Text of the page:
Planning for a Newborn: Dividing Housework

Just a few decades ago, women were expected to take care of the house and kids, while men made the money. For some families, that tradition still holds, and that’s okay. Other families, by choice or necessity, have two incomes; conversely, not every family has two adults to bring in two incomes. Sometimes, dad even stays home while mom goes to work. If you can hire a nanny and/or a maid, great, but not everyone has that luxury.  No matter how you choose to manage your family, it’s important to keep an open dialogue and maintain a level of equality. Here’s a look at how to divide up parental and domestic responsibilities. 

Plan Ahead

It can be helpful to discuss what's expected of each partner before the baby arrives. Parenthood is a team effort, and quietly assuming mom wants to change every diaper will only start conflict. Some partners naturally step up and take care of whatever needs done -- if the dishes are dirty, one of you does them, if the laundry needs folding, someone does it without being asked. Even if you already have a natural system that works well, a baby can completely disrupt even the most perfect infrastructure. Talk to your partner about what you anticipate needing more help with, or what specific things you’d appreciate them taking over. 

Create a System

For extremely busy households, an adult version of a chore chart can be helpful. Not only is something easier to remember when you can look at it, but being able to check tasks off a list is actually psychologically appealing. Make a list for each room, a chart for each partner, or a general list of things that need to be taken care of on a regular basis. If the thought of charts makes you cringe, find a way to keep yourself reminded. That way no one has to nag, and no one has to feel nagged.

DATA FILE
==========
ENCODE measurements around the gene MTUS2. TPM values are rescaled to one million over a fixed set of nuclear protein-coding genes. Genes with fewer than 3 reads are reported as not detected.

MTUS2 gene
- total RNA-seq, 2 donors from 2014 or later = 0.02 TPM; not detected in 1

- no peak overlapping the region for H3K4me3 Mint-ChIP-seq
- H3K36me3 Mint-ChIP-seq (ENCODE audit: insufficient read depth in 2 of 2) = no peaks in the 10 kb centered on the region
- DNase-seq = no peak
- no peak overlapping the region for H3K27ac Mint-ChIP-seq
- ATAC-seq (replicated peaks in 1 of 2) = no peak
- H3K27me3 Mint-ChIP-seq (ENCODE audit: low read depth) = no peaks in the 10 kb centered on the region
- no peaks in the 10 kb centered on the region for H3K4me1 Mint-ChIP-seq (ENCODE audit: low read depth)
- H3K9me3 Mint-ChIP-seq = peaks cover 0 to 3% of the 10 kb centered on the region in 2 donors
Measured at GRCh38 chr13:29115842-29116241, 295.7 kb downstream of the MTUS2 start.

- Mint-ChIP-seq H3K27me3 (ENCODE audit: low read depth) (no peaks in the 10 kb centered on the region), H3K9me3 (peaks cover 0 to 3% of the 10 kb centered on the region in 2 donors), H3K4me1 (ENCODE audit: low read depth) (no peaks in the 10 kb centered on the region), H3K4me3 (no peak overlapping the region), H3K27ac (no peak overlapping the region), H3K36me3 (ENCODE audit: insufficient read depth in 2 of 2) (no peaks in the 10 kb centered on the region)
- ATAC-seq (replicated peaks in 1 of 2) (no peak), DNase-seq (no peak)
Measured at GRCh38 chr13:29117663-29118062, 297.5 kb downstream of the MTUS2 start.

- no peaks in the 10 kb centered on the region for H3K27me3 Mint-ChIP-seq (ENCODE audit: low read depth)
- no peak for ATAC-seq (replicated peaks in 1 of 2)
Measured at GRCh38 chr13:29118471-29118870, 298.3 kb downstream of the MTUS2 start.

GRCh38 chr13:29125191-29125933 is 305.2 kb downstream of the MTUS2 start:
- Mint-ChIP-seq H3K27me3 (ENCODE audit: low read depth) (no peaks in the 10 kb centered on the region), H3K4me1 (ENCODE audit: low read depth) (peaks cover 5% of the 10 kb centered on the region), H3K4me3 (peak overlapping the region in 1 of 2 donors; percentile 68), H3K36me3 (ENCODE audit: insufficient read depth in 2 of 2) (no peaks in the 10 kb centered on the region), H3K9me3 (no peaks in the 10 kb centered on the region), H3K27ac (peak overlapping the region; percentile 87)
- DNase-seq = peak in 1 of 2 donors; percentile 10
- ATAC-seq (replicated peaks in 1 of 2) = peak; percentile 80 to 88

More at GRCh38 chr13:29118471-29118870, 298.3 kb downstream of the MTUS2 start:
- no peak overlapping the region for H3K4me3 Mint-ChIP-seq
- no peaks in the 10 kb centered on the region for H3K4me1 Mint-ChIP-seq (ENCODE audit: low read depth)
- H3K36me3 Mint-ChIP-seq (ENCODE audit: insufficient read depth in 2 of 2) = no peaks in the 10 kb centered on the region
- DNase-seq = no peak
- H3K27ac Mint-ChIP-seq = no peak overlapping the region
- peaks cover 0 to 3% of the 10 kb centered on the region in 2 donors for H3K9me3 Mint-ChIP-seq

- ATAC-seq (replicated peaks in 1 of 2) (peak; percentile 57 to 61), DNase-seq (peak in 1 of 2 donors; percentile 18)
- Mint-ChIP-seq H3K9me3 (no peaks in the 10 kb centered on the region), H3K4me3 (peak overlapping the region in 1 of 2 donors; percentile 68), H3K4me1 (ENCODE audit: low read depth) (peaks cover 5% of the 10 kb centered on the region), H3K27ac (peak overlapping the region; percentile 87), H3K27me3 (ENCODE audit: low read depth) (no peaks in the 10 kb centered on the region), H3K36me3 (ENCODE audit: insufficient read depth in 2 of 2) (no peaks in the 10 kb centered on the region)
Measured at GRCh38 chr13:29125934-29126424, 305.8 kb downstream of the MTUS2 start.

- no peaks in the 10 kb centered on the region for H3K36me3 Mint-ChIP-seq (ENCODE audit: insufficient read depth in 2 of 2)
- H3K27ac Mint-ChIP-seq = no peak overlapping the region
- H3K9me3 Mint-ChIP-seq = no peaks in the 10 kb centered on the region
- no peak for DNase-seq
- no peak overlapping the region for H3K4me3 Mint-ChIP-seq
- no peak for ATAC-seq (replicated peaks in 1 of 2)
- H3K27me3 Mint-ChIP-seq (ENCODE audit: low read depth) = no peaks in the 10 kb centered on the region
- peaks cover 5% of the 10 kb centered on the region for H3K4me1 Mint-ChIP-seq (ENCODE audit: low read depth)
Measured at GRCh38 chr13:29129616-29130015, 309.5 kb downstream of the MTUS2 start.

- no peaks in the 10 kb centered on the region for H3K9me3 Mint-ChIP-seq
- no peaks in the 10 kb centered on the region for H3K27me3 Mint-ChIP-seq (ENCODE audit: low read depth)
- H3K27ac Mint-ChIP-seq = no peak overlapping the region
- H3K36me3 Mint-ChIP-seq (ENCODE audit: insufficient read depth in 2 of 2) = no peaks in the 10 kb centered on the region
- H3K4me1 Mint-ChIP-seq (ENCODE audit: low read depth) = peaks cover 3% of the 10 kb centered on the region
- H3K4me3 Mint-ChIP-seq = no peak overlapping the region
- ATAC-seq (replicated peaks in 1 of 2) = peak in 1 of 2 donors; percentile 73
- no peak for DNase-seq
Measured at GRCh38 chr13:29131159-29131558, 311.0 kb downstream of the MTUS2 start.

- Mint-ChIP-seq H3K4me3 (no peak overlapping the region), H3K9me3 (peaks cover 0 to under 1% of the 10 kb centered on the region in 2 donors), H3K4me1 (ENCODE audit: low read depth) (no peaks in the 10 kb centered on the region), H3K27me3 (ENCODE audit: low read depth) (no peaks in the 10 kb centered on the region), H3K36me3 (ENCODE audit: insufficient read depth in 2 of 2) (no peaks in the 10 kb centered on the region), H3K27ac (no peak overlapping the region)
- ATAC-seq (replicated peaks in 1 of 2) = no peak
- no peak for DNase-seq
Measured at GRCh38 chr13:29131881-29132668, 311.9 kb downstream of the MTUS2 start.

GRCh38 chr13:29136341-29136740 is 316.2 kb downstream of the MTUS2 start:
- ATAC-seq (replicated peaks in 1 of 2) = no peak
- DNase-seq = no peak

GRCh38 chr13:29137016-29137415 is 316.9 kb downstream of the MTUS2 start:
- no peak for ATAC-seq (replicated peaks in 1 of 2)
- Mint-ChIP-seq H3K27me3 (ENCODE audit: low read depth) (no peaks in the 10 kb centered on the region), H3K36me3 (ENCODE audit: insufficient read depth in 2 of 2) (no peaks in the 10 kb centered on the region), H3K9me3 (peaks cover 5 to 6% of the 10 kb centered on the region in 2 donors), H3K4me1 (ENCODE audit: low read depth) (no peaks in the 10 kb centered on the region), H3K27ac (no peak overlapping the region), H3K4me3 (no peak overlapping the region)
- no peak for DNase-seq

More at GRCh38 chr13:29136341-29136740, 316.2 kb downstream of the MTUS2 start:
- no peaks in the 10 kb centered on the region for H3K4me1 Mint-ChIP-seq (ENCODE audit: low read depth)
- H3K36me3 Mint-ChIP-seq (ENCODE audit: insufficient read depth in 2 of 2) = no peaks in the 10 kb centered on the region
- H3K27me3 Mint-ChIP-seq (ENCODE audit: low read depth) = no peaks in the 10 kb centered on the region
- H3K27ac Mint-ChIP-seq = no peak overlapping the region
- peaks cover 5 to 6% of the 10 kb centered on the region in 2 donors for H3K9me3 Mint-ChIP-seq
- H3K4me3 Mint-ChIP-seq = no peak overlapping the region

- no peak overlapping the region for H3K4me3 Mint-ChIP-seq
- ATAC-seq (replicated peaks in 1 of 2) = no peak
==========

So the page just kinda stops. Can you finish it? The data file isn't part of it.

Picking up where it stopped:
While you’re at it, remember there’s more to keeping a house running smoothly than weekly chores, and that there’s more than just chores. Talk about who will pick up older siblings from school or extracurriculars, include monthly or yearly responsibilities, like raking the leaves, organizing the garage, or cleaning out the fridge. If you’re a real stickler for plans, schedule time out -- individually and together. 

Keep it Even

There's also no reason you have to hate your chores. It’s easy enough to take care of the things you don't mind doing (maybe she loves folding the laundry, and he doesn’t mind ironing pants). When it comes to the tasks neither of you likes, draw them out of a hat or alternate (she scrapes the gunk inside the microwave one week, he does it the next). The less put upon each partner feels, the more smoothly things tend to run. 


Starting before your newborn arrives will make it easier to work Baby Duties into your schedule. If you’re already in the swing of things, it’s that much easier to add taking out dirty diapers and biweekly baby baths into the schedule. 

Last Updated: October 19, 2017